Proctor setting sights on May 1 return
Marlins hurler anxious to get back onto hill after October surgery
JUPITER, Fla. -- Taking everything into the equation, Scott Proctor is targeting May 1 as a realistic day to join the Marlins.
Proctor will have a better indication after he undergoes another MRI examination later in the week and is cleared to begin throwing.
Bothered by scar tissue in his right elbow, Proctor has made one Grapefruit League appearance while missing pretty much all of Spring Training. Proctor had surgery on his throwing elbow in October, and dealing with scar tissue is common during the recovery process.
"I'm champing at the bit getting ready to throw," Proctor said Sunday. "I'm feeling really good. ... My target date is May 1. Whether we adhere to that, we'll see."
The 32-year-old free agent was signed in January, and he is expected to be a valuable leader in a setup role.
No one on the Marlins has said May 1 is a realistic time frame, but Proctor is striving to miss just the season's first month.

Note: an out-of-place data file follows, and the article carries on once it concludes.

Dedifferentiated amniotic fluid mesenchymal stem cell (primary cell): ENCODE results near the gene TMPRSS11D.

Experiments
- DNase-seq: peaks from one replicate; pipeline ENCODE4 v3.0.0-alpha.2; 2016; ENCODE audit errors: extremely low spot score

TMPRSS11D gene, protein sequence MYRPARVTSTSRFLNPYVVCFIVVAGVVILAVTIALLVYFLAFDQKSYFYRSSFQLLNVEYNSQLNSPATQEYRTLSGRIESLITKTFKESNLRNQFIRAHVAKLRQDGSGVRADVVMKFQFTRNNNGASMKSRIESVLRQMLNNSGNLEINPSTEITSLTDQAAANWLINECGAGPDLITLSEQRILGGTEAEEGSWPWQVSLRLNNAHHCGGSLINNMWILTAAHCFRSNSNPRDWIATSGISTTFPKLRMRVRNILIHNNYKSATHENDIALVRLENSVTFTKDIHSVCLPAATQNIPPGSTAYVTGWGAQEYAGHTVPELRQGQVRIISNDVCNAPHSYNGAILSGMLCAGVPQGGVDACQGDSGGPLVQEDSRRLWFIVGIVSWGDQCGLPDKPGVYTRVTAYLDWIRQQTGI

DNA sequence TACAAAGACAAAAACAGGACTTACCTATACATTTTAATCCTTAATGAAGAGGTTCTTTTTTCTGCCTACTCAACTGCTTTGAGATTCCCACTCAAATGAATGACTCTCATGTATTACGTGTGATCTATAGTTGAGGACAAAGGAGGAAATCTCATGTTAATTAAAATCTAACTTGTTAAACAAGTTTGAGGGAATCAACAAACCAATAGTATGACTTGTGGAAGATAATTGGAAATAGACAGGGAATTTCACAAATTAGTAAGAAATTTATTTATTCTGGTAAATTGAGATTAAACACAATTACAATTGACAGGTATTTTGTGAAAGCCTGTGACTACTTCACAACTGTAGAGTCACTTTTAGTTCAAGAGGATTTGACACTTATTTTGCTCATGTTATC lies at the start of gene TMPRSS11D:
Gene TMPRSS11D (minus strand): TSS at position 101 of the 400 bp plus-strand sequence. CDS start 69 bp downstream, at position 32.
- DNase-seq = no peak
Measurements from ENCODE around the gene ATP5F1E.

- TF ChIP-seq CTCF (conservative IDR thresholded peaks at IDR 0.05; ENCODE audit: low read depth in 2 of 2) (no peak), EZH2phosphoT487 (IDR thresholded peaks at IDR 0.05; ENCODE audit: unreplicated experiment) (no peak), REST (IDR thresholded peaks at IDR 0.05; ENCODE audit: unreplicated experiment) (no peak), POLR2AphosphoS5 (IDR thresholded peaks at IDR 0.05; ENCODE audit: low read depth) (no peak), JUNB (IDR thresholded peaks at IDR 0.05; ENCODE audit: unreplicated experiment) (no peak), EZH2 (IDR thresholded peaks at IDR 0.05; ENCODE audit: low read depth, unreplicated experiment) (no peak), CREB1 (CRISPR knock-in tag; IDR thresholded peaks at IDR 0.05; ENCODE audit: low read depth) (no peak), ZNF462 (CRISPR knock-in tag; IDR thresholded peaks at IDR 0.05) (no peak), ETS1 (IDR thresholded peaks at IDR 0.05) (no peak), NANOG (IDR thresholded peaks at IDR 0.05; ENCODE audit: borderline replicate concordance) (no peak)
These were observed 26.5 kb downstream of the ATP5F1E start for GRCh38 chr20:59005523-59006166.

"From what they talk about in throwing progression, starting at 60 feet and going to 90 -- long-tossing -- that's what I'm gearing for," Proctor said. "They say the biggest thing is once we get back, we'll try to go back-to-back days and multiple innings."
Piecing together the bullpen has been a challenge for Florida because Proctor and closer Matt Lindstrom (strained right rotator cuff) are fighting through injuries.
Right-handers in contention for the setup role are Logan Kensing, Leo Nunez, Kiko Calero, Brian Sanches and Carlos Martinez.
Starters Rick VandenHurk and Burke Badenhop also are being looked at as relievers.
Even though the bullpen is unsettled, Proctor is confident the Marlins have enough quality arms in camp to get by.
"There's not really a question mark of the bullpen," Proctor said. "There are a lot of good guys that are going to get an opportunity now. The guys we have are very, very talented. They've got great stuff."
Proctor is most interested in being fully healthy when he returns.
"The biggest thing is being able to answer the bell every day," Proctor said. "When I'm back and they activate me, they're not babying me."
Joe Frisaro is a reporter for MLB.com. This story was not subject to the approval of Major League Baseball or its clubs.